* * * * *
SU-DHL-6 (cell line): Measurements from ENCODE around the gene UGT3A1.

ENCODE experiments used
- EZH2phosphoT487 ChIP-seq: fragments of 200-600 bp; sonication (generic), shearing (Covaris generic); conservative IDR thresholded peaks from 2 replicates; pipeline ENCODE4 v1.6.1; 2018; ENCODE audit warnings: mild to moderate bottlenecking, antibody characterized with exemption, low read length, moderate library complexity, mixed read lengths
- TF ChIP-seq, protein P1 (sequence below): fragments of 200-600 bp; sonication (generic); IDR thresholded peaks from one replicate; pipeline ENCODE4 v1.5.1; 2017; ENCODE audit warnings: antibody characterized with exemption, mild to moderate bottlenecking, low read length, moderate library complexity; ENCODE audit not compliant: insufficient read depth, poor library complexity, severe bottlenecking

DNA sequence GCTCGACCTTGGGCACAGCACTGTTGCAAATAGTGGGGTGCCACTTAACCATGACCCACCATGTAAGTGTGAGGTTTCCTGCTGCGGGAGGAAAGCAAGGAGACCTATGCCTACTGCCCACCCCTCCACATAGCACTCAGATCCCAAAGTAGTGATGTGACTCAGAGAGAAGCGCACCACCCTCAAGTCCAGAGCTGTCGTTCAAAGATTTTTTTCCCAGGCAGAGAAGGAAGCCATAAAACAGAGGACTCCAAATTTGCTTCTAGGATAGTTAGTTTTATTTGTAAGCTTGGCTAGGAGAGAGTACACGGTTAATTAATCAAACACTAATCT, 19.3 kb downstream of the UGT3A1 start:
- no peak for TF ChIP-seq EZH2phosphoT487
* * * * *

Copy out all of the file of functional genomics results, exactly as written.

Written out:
SU-DHL-6 (cell line): Measurements from ENCODE around the gene UGT3A1.

ENCODE experiments used
- EZH2phosphoT487 ChIP-seq: fragments of 200-600 bp; sonication (generic), shearing (Covaris generic); conservative IDR thresholded peaks from 2 replicates; pipeline ENCODE4 v1.6.1; 2018; ENCODE audit warnings: mild to moderate bottlenecking, antibody characterized with exemption, low read length, moderate library complexity, mixed read lengths
- TF ChIP-seq, protein P1 (sequence below): fragments of 200-600 bp; sonication (generic); IDR thresholded peaks from one replicate; pipeline ENCODE4 v1.5.1; 2017; ENCODE audit warnings: antibody characterized with exemption, mild to moderate bottlenecking, low read length, moderate library complexity; ENCODE audit not compliant: insufficient read depth, poor library complexity, severe bottlenecking

DNA sequence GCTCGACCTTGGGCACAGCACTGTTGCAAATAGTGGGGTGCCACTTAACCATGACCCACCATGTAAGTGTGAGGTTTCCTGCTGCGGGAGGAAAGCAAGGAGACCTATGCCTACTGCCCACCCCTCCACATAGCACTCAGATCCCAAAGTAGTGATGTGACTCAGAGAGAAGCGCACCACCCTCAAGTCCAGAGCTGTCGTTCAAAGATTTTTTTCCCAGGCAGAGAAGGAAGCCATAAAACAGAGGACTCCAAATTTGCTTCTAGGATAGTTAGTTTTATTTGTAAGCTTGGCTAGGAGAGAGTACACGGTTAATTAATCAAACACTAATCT, 19.3 kb downstream of the UGT3A1 start:
- no peak for TF ChIP-seq EZH2phosphoT487